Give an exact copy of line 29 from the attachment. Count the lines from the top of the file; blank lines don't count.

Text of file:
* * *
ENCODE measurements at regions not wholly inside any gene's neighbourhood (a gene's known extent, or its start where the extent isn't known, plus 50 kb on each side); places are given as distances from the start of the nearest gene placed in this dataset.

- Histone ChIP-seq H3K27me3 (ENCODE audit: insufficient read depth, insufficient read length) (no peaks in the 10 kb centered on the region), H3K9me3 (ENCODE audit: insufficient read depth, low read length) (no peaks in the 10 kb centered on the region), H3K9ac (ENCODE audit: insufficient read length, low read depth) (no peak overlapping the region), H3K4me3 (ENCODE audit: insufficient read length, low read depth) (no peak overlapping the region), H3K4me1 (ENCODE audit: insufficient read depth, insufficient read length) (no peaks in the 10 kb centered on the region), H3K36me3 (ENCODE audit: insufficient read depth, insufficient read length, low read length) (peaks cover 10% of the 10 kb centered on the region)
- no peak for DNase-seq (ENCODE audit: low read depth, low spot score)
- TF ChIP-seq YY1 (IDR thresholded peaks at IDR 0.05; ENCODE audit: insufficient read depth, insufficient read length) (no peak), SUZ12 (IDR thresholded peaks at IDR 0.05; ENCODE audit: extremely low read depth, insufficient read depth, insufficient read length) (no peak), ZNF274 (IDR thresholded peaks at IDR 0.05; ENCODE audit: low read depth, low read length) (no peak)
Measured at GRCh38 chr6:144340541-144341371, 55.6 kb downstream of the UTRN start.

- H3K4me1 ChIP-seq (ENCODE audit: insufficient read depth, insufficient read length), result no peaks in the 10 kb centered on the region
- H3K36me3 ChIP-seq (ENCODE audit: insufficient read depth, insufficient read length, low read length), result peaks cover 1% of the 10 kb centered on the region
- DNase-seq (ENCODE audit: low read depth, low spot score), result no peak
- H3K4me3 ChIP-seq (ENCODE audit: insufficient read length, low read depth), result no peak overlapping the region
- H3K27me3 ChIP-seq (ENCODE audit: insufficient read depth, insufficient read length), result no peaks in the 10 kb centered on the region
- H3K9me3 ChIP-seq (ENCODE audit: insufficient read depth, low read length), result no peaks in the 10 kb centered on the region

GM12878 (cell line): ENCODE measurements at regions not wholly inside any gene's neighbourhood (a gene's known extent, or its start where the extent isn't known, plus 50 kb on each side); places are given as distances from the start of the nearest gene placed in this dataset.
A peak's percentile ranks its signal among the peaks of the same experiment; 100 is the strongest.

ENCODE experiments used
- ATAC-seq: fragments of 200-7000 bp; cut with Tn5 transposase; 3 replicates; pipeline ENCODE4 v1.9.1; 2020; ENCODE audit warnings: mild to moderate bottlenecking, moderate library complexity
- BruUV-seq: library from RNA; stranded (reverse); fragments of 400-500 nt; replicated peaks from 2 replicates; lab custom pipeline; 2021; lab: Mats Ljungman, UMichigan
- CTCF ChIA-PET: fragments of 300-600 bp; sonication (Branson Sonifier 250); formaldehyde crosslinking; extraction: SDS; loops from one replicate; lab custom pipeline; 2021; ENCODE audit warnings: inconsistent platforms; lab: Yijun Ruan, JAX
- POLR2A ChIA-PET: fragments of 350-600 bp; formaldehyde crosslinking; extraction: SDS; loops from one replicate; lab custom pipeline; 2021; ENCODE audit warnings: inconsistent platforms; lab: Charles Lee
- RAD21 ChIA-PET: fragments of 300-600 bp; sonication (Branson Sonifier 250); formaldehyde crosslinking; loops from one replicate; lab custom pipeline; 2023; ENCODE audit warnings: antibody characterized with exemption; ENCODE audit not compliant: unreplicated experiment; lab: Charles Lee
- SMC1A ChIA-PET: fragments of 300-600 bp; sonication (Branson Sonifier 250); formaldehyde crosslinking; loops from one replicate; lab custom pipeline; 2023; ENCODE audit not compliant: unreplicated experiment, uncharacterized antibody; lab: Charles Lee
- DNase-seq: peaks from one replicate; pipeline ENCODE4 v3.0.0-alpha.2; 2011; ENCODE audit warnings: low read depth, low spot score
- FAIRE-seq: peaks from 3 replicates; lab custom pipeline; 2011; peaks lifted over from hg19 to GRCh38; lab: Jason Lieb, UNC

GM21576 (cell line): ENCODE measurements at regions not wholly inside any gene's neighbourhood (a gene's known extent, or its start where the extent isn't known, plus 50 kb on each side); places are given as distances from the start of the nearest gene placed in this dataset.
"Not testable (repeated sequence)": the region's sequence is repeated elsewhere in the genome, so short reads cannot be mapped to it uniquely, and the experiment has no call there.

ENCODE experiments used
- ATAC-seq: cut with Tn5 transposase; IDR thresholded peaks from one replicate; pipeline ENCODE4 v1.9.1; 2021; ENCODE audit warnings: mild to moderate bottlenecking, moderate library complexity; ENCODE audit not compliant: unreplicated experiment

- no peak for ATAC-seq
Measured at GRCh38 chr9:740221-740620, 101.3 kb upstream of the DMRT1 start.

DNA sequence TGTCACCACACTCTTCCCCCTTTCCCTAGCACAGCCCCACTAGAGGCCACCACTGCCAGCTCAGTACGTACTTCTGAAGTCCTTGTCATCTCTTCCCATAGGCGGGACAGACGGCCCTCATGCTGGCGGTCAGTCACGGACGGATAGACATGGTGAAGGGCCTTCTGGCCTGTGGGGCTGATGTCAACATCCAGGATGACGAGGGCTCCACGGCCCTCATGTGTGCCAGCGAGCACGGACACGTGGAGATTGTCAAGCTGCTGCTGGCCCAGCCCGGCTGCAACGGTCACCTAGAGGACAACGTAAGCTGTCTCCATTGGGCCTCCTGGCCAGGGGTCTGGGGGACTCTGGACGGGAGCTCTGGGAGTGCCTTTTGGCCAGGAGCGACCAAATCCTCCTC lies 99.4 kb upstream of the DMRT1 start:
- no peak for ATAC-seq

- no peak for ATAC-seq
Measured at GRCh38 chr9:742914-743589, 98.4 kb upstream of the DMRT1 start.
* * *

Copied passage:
DNA sequence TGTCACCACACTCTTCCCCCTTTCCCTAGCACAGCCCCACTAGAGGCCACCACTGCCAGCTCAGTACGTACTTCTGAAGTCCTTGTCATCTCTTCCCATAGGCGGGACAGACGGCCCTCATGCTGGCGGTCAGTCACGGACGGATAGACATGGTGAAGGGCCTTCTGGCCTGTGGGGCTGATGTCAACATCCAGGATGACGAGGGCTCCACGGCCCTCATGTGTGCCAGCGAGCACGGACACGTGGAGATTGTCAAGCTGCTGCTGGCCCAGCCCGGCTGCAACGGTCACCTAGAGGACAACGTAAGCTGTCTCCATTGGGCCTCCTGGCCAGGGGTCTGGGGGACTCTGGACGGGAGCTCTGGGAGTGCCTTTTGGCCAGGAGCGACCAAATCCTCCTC lies 99.4 kb upstream of the DMRT1 start: